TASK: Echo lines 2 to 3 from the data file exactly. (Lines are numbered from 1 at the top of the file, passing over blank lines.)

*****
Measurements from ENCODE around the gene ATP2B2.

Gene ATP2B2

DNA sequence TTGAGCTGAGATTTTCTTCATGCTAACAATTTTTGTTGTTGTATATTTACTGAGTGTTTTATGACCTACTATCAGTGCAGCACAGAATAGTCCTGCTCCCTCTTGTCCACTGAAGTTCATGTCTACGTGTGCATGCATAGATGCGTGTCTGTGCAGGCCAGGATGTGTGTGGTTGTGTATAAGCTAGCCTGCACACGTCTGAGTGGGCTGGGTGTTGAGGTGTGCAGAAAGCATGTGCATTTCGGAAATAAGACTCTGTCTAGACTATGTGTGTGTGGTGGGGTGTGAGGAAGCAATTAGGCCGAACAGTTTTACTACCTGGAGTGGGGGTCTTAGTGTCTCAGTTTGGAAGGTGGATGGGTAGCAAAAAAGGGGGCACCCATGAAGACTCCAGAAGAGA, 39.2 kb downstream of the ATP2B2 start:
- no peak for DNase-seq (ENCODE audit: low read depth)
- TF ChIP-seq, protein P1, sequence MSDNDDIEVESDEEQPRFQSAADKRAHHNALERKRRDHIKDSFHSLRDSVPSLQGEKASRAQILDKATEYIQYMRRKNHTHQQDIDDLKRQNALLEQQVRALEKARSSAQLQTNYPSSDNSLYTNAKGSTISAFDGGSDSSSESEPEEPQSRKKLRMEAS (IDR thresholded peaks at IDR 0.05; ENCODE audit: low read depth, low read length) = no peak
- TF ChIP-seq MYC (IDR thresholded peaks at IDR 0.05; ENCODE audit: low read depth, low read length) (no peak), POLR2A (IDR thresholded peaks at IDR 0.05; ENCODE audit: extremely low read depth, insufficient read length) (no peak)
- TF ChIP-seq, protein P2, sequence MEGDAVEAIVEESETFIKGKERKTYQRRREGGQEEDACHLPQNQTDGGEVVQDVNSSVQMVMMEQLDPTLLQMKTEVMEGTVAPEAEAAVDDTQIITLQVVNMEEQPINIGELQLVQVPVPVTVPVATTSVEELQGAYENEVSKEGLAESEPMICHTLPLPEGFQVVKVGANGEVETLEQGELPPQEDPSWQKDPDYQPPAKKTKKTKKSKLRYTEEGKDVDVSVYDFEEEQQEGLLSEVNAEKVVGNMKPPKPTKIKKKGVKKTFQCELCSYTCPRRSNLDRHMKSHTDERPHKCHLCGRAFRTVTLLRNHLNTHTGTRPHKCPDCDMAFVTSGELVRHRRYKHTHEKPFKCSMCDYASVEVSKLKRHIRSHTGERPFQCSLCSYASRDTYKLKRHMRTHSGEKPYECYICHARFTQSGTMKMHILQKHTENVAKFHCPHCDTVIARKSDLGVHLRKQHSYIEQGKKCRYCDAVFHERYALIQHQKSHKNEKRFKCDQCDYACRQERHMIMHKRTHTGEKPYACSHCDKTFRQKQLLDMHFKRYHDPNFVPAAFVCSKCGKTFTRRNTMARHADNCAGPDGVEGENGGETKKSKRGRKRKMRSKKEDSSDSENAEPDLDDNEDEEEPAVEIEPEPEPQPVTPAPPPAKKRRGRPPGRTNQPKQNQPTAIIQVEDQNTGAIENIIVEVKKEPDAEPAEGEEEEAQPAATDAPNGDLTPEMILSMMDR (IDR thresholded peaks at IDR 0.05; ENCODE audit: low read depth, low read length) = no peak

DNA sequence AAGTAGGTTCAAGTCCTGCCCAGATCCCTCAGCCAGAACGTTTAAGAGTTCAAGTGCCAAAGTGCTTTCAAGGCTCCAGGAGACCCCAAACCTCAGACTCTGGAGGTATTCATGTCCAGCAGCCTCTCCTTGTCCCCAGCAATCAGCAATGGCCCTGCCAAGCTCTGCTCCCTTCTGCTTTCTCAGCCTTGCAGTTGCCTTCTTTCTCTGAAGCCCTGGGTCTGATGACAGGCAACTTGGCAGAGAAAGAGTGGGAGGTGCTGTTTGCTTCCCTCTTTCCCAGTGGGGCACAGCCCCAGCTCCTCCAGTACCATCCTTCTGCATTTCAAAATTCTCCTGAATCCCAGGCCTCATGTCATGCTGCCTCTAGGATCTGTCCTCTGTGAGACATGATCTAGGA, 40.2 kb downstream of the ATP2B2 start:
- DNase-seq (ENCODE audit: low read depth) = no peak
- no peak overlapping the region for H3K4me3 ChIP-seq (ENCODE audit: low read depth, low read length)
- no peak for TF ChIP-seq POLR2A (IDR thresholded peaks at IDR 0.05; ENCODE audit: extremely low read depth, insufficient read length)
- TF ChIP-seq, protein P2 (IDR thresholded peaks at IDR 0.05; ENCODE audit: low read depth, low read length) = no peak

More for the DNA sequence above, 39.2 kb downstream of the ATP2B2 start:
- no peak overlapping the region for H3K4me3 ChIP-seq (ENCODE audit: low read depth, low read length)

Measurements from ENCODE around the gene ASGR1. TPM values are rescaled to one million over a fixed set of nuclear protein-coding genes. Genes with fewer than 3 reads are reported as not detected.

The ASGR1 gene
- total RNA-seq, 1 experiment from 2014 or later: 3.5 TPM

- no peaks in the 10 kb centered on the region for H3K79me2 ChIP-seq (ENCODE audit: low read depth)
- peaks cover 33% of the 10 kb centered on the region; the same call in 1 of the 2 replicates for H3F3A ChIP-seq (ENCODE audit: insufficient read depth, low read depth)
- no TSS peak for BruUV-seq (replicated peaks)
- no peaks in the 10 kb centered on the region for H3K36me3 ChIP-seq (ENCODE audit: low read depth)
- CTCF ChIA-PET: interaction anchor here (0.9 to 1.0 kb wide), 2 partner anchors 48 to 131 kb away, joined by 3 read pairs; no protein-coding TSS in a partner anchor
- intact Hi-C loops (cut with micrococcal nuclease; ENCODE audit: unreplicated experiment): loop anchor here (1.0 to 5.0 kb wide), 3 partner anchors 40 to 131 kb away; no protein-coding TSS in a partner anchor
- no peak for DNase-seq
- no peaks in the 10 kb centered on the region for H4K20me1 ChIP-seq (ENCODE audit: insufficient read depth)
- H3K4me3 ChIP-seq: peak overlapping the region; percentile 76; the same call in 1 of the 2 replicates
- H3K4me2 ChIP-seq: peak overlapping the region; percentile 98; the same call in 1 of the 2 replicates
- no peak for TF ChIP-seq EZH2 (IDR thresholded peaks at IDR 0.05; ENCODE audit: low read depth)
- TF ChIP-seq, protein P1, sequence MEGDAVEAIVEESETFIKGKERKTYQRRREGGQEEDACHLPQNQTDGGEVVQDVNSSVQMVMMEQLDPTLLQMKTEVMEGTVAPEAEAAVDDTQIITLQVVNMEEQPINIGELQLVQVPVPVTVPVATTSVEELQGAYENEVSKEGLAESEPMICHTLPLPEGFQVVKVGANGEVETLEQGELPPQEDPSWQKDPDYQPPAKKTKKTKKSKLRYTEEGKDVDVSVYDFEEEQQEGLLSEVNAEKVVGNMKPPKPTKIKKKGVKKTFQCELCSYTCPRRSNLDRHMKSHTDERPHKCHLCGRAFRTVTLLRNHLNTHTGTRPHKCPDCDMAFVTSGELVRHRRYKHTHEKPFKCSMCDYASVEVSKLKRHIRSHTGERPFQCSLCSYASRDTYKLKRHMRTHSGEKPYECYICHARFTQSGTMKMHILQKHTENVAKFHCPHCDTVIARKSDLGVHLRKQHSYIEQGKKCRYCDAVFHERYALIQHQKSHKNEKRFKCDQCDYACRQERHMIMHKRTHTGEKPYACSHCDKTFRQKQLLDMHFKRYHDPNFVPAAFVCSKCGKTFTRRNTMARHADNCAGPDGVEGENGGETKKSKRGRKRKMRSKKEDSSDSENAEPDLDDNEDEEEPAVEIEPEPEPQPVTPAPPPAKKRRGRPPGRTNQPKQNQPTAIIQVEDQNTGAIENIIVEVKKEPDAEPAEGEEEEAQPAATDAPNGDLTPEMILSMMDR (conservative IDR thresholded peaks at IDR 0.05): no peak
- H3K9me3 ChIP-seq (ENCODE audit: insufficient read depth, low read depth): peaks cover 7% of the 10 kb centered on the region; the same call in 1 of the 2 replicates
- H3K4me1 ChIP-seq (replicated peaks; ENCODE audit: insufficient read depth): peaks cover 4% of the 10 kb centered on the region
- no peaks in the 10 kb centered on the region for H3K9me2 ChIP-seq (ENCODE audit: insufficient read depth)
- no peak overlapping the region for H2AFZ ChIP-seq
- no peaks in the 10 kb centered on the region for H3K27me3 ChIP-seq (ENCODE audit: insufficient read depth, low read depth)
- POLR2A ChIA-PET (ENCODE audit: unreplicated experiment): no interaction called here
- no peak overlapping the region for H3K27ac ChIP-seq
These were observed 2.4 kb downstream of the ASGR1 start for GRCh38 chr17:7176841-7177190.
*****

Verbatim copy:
Gene ATP2B2

DNA sequence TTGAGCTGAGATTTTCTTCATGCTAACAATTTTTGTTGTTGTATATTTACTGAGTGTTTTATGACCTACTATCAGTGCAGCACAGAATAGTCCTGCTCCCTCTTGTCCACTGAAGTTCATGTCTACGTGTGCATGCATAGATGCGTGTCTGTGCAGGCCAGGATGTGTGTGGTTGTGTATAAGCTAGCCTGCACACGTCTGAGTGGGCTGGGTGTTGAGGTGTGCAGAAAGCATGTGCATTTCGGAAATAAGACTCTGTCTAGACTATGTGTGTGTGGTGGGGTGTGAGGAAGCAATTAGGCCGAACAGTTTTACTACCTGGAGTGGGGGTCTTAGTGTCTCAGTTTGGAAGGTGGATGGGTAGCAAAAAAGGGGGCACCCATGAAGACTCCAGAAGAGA, 39.2 kb downstream of the ATP2B2 start: